Proposal of CTIF Hazmat Commission no. 2
We recommend to ECHA more detailed description of sectors or type of use to avoid misunderstanding. CTIF Hazmat Commission advises ECHA to issue obligatory guidelines with throughout description of rules when the Regulation EU comes into force.
c) The allowed concentration of total PFASs
In the proposed restriction on the export, placing on the market and use of PFASs in firefighting foams there is suggested the limit of total concentration of PFASs equals to 1 ppm. The limit can be fulfilled but sometimes it is hardly feasible. According to TOPA we observed occasionally a lit bit higher concentration of total PFASs in new fluorine-free foam concentrates, but not greater than 3 ppm.
The transition to fluorine-free foam concentrates will can also mean replacement of equipment like pumps, nozzles and maybe complete foam fire trucks. The cleaning cost will be partly determined by the maximum allowed remaining contamination and due to is necessary to investigate more deeply allowed total concentration limits of PFASs.
ANNEXES TO ANNEX XV RESTRICTION REPORT. European Chemicals Agency.
https://echa.europa.eu/documents/10162/faf3207a-4910-292e-e994-2ab1281a0512 (accessed July 29, 2022).
Proposal of CTIF Hazmat Commission no. 3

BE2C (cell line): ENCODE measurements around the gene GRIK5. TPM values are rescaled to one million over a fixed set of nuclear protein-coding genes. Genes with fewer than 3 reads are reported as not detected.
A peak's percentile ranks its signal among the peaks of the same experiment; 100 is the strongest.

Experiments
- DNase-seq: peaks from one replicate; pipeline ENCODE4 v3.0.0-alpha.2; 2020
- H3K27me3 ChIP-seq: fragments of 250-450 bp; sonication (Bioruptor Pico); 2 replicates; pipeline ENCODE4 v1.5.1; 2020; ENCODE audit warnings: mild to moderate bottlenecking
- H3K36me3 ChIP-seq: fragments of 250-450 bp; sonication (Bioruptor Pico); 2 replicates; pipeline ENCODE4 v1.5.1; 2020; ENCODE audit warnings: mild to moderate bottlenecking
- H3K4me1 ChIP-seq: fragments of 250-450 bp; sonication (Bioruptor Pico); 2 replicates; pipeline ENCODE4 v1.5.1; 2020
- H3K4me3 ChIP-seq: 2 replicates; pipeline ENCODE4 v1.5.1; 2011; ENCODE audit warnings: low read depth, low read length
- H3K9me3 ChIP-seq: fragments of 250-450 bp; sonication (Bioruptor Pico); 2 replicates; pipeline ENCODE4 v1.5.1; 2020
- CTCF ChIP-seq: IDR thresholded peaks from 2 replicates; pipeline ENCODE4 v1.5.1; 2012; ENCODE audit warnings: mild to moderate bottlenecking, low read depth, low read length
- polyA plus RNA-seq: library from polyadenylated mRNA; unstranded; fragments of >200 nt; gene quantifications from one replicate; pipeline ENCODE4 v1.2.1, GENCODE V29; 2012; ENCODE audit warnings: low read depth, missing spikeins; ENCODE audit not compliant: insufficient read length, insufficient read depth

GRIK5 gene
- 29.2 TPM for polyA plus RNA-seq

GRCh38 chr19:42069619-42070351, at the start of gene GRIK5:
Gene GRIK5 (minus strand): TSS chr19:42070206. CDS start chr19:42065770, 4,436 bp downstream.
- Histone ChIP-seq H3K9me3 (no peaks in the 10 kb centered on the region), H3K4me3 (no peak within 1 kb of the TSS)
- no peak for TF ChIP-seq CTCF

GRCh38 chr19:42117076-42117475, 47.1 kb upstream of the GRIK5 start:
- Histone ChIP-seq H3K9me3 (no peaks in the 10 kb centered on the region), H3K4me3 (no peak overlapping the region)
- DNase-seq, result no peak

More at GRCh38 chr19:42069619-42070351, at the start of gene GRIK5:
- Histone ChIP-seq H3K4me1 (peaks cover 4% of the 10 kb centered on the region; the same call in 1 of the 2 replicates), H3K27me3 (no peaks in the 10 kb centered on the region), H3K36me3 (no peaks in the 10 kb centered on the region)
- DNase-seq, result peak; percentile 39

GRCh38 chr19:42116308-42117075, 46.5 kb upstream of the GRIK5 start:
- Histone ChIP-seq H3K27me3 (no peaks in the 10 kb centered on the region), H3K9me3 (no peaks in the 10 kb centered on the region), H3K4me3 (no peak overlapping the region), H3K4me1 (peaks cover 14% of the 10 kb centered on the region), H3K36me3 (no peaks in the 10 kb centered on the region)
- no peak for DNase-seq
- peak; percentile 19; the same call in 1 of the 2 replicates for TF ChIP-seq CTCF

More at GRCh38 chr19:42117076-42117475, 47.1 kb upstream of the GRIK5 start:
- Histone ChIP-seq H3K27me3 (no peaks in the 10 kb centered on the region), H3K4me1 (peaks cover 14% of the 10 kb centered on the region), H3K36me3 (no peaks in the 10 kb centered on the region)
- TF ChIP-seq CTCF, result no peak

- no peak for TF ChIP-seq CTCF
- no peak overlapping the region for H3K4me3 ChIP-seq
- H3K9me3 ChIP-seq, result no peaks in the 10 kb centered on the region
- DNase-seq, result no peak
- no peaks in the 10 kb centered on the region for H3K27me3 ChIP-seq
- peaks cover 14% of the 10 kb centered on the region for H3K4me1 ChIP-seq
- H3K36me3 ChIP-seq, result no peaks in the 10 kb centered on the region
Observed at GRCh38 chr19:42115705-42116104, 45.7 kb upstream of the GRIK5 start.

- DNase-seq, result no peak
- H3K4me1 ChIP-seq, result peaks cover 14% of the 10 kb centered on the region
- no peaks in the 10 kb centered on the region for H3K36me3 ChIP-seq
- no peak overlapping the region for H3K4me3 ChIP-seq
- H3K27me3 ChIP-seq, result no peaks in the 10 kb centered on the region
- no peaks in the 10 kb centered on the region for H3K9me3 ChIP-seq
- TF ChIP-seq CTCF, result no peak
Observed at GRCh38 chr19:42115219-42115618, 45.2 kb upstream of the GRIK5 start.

We recommend to ECHA to increase the allowed concentration of total PFASs to equal 3 ppm and determinate TOPA as a decisive method.
CTIF Hazmat Commission proposes to introduce a smooth and natural transition from PFAS-containing foams to fluorine-free foams, with both types of foams to coexist for the next ca 8-10 years. Longer transition periods are required to verify the performance and properties of new fluorine free foams and to further their testing during different scenarios, as well as real-life situations (emergencies).
The longer transitional period is necessary due to other reasons as well. More time is deemed necessary to enable the substitution of PFAS-containing foams for new fluorine free foams. Firefighters and other users need time to use up existing stockpile to avoid economic loss. The extra time will also be beneficiary for researching new foam alternatives by manufactures.
CTIF Hazmat Commission also recommend to ECHA more detailed description of sectors or type of use to avoid misunderstanding. CTIF Hazmat Commission advises ECHA to issue obligatory guidelines with deeper description of rules when the Regulation EU comes into force and to consider the allowed concentration of total PFASs in firefighting foams.
The CTIF Hazmat Commission members include the following countries and organisations: Austria, Belgium, CERN, Cyprus, Czech Republic, Denmark, Estonia, Finland, France, Germany, Greece, Hungary, Ireland, Italy, Iveco, Latvia, Luxembourg, Netherlands, Norway, Poland, Portugal, Slovenia, Spain, Sweden, Switzerland, United Kingdom, and United States.
Photo Credit: (Above)
Firefighter using foam. Wikipedia Commons License, photo by https://commons.wikimedia.org/wiki/User:Mtnytal